Patent vs copyright vs trademark

People who are unfamiliar with the various forms of intellectual property protection often use terms like "patent," "trademark" and "copyright" almost interchangeably. In reality, these are three distinct forms of protection, each of which is designed to defend your rights to a specific type of intellectual property.

Understanding the difference is critical when you want to ensure that you have the right to fully defend your intellectual property. An intellectual property attorney can provide customized guidance and advice in your unique situation. Nonetheless, it is possible to describe here the three major forms of intellectual property protection.


What Is a Patent?

A patent protects a new invention, which may be a machine, a product, a process or a chemical composition. It is possible to obtain a patent on the design or appearance of an item just as it is possible to patent a new plant species.

A patent does not grant the holder the right to manufacture or sell their invention. Instead, it gives them the right to exclude others from using their proprietary innovation. Thus, if a patent holder notices that a competitor is selling a product that infringes on their patent rights, the patent holder may sue the alleged infringer.

Patents are only valid for a finite period of time. An invention is protected by a utility patent, which is valid for 20 years from the filing date of the patent application. A design patent is valid for only 14 years from its filing date.

While the patent is in force, it is possible for the owner to license it to others who may manufacture, sell or otherwise use the patented subject matter. Patent owners also may sell their rights to another party.

 

What Is a Trademark?

Trademarks may take many forms, including a single word or an entire phrase. A trademark registration also may cover a design, symbol or a combination of text and a design.

The strongest trademarks are unique and distinctive. Their primary purpose is to identify the source of the goods or services on which they are used. For example, when people see the famous Nike "swoosh" on a pair of shoes, they are immediately able to identify the footwear as coming from Nike.

In the U.S., trademarks are registered for particular goods and services that the owner must identify in their application for registration. Use of the mark in connection with the goods or services must begin in U.S. commerce before a registration can be obtained.

Accordingly, a company or individual may apply for a trademark registration that covers a wide variety of goods and services such as restaurant services, t-shirts and music performances. Before a registration can be obtained, the owner must demonstrate that the mark is actually being used on all of these goods and services. If they decide not to use their trademark on t-shirts, then these goods must be deleted from the application before the mark can proceed to registration.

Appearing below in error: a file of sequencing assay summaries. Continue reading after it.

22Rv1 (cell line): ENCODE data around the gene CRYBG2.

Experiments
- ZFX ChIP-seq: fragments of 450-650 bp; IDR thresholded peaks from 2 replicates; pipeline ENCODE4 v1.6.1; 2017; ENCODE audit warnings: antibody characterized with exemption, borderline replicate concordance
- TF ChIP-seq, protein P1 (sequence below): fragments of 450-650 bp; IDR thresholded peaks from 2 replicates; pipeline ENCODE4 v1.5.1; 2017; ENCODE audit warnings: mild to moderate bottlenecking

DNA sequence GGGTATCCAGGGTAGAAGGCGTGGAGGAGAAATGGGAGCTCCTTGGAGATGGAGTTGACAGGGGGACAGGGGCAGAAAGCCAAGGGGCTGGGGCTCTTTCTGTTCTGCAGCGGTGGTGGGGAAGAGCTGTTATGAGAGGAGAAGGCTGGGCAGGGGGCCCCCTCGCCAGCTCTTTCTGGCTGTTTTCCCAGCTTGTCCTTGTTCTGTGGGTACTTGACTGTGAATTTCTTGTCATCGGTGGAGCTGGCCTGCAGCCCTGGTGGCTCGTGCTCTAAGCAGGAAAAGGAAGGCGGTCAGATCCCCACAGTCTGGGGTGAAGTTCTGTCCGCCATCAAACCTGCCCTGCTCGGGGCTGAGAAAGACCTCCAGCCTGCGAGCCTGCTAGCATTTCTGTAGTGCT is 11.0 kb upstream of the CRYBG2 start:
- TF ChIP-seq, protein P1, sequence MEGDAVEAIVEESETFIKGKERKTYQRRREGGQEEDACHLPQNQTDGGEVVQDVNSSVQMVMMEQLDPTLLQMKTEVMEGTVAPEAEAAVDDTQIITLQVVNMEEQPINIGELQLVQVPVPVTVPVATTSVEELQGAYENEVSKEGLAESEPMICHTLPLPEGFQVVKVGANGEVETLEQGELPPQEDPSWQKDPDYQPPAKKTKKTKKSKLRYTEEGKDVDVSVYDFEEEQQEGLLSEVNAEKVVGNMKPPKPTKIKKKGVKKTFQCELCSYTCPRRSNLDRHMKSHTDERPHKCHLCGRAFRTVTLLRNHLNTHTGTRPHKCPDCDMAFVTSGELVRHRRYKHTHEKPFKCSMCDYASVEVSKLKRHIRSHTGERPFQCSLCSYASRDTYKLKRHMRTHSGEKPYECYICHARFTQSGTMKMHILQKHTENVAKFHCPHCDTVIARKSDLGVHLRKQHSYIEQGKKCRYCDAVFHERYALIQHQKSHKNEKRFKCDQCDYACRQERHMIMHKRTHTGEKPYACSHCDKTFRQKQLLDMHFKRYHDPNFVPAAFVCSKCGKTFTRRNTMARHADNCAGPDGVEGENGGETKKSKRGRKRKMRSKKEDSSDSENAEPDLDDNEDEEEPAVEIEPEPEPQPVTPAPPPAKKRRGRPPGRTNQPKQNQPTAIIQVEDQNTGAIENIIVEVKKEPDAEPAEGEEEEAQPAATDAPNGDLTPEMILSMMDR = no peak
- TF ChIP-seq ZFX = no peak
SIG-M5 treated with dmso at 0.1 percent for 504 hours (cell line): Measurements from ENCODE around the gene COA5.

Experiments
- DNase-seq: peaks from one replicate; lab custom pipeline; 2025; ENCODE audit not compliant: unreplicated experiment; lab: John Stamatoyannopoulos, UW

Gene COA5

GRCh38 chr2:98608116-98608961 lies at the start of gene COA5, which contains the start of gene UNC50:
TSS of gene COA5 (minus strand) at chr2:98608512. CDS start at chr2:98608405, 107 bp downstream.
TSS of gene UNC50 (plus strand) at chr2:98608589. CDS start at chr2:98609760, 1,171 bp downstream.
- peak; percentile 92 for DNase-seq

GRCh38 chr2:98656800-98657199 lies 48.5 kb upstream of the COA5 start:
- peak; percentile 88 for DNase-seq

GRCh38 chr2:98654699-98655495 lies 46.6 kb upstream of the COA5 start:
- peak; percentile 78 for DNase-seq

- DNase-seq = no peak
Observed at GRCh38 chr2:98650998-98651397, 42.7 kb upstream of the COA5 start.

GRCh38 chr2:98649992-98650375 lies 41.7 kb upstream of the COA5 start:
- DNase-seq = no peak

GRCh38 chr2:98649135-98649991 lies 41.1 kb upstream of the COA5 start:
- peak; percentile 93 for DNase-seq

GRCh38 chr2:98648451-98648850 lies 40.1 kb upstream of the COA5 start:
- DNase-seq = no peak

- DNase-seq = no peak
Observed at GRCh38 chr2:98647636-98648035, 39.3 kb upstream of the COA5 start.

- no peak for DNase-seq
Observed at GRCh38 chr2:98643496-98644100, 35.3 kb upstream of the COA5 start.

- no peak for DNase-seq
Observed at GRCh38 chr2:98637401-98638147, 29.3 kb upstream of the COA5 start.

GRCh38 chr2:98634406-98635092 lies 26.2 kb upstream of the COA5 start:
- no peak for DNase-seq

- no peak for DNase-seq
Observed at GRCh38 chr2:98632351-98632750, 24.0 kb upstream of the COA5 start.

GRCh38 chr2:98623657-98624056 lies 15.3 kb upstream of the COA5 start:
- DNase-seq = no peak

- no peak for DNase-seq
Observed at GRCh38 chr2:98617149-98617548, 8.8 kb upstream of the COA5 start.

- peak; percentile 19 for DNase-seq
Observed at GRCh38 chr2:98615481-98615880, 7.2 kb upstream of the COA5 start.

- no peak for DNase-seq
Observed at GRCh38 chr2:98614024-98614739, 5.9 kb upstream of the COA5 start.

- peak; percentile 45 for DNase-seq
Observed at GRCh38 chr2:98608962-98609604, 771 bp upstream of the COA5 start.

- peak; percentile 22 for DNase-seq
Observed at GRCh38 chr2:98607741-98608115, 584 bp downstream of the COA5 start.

U.S. trademarks are renewable in perpetuity for 10-year periods. Every 10 years, the owner must submit fees and proof that the mark is still being used in commerce.


What Is a Copyright?

A copyright is used to protect any work of original authorship. While most people understand that a book is copyrighted, they may be more surprised to learn that a painting, sculpture, choreographic work, photograph, movie or software code also may be protected with a copyright.

Copyright protection is automatic in the U.S. As soon as a creative expression is captured in some tangible form, it is copyrighted. However, it is further possible to register the material with the U.S. Copyright Office. Doing so provides the owner with additional means of protecting their original work.

This means that the author has control over reproductions of their work as well as any derivative works. Any public performance or display of their work may only be pursued with the author's permission. Failure to obtain such permission may lead to litigation.

Typically, the term of a registered copyright is the lifetime of the work's author plus an additional 70 years.


Which Type of IP Protection Should You Pursue?

If you are an inventor, innovator or entrepreneur, then you may need to pursue one or more forms of IP protection. A software developer could copyright the code on a new program, obtain a trademark registration for the software's name and get a patent on a process within the program.


Working with a qualified intellectual property attorney is the best way to ensure that your rights are sufficiently protected by patents, trademarks and copyrights.

Author: Jeff Williams

Jeff Williams is an experienced mechanical engineer and lawyer that consults closely with clients in a strait forward and clear manner.  He brings a particular set of strengths and unique perspectives to the firm.   

 

Jeff received a B.S. in Mechanical Engineering from Arizona State University in 2005.  He was an engineer for a number of years at a number of large corporations before pursuing his law degree.  He graduated from Texas A&M University School of Law (formerly Texas Wesleyan University School of Law) with a J.D. in 2010.  By combining his education and prior work experience into the field of intellectual property law, Jeff has developed key skills to fully assist clients. 

 

 

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